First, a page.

A model lifeboat, which symbolises the bravery of dozens of north Wales men, has returned home.
The Har-Lil was stationed at Rhyl for 22 and was launched 104 times saving 28 lives.
A model was built by former crew member Harry Hughes and bought by lifeboat fundraisers Edna and Peter Roose.
Now that the model has been returned to Rhyl lifeboat spokesman Paul Frost said he hoped to go for one last run in the real thing - which is being restored.
"I served on it from 1980 to 1990," said Mr Frost.
"I was the radio operator and my station was very cramped - so it wasn't the best place to be. But the Har-Lil was a very happy boat.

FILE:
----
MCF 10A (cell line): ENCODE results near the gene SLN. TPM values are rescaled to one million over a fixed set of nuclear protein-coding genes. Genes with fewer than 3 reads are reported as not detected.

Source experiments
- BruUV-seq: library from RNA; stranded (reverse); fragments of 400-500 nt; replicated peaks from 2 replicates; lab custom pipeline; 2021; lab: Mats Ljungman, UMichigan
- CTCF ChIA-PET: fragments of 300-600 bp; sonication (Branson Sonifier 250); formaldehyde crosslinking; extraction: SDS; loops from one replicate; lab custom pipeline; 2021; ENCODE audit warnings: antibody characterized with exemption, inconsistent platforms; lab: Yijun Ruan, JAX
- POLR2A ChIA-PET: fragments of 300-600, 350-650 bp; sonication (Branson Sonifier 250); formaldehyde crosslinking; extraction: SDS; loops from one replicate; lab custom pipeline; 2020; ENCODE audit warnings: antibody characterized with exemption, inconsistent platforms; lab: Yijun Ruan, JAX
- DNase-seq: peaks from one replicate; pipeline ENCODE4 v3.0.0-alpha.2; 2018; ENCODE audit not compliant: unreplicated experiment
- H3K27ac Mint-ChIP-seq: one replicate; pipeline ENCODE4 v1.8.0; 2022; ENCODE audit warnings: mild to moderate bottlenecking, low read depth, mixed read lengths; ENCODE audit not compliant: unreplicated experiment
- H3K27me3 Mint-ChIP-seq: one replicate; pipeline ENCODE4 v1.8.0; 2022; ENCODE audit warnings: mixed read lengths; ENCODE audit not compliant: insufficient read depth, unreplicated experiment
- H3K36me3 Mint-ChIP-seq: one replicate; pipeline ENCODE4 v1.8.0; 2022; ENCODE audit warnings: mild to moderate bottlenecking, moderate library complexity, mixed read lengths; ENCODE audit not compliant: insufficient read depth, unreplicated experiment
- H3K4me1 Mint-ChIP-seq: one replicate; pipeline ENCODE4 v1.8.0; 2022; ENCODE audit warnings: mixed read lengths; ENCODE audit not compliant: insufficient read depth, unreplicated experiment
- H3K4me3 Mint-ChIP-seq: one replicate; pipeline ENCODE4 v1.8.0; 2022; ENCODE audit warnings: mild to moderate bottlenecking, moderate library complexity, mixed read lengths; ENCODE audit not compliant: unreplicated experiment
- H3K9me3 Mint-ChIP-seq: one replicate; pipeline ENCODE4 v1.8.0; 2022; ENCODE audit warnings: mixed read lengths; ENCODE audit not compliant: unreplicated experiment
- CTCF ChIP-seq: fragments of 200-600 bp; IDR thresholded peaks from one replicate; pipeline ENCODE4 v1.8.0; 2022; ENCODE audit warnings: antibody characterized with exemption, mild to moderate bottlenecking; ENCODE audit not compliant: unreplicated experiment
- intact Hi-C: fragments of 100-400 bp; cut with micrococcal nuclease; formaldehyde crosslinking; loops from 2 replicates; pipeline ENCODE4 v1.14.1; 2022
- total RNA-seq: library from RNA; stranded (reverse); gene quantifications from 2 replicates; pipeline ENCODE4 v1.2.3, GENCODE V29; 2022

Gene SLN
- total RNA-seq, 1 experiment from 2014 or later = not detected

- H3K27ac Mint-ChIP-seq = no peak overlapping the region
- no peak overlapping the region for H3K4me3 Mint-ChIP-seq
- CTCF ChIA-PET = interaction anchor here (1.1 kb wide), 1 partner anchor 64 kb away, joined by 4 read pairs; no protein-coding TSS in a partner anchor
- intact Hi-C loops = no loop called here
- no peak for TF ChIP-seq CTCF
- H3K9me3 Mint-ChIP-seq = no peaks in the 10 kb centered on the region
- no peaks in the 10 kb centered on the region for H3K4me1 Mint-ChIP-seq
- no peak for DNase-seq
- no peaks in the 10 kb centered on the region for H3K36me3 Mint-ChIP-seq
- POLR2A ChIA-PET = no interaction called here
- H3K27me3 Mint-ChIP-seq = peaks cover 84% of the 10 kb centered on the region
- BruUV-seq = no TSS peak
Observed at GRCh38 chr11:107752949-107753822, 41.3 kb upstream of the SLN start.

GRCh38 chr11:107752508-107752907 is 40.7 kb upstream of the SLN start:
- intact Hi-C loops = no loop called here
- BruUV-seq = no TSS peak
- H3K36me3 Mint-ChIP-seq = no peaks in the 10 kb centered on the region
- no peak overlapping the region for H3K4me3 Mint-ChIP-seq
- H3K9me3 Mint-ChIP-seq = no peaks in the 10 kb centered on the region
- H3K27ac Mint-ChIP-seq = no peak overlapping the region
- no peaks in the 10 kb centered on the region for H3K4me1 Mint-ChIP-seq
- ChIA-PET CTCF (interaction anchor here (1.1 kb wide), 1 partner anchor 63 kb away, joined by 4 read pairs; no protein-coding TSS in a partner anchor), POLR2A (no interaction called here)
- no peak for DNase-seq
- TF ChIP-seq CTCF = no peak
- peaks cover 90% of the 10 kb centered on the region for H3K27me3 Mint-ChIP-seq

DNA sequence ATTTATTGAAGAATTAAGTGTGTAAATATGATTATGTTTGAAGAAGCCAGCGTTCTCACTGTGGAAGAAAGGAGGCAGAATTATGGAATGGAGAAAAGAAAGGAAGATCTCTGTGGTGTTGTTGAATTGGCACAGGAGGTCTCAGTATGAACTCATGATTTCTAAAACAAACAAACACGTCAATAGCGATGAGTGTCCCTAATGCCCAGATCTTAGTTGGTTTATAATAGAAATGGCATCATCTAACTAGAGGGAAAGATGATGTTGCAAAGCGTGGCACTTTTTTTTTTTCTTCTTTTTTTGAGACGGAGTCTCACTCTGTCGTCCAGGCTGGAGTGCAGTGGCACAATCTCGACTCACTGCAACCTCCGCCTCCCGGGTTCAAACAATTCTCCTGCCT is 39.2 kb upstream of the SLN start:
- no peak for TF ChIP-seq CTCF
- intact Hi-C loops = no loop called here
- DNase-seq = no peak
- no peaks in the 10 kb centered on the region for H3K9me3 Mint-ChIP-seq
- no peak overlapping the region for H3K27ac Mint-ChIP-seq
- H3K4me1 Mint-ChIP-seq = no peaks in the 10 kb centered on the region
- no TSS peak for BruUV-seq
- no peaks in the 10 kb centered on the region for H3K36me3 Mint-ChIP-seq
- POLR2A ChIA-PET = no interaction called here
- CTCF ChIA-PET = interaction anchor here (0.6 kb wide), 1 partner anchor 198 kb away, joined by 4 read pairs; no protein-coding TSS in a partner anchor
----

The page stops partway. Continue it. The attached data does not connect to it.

"We're very proud it was built by one of the former crew members and is now back with the station. "Harry came from a long line of lifeboatmen.
One of his ancestors was Joseph Hughes who was coxswain with his seven sons as the crew."
After being replaced in 1990 the Har-Lil was taken to the sea life centre in St David's and used as a children's activity.
It's now on the River Humber being renovated by a lifeboat enthusiast.
"It was a lovely boat," added Mr Frost.
"They're hoping to get it seaworthy enough for the old crew to go on another run."
Mr Frost said he was grateful to the Rooses - who ran a café in the town and spent years fundraising for the lifeboat. Mrs Roose decided to return the model following the death of her husband.
"We're delighted to have it back," he added.
"Their fundraising was instrumental in funding the RNLI pager system - which is now used nationwide."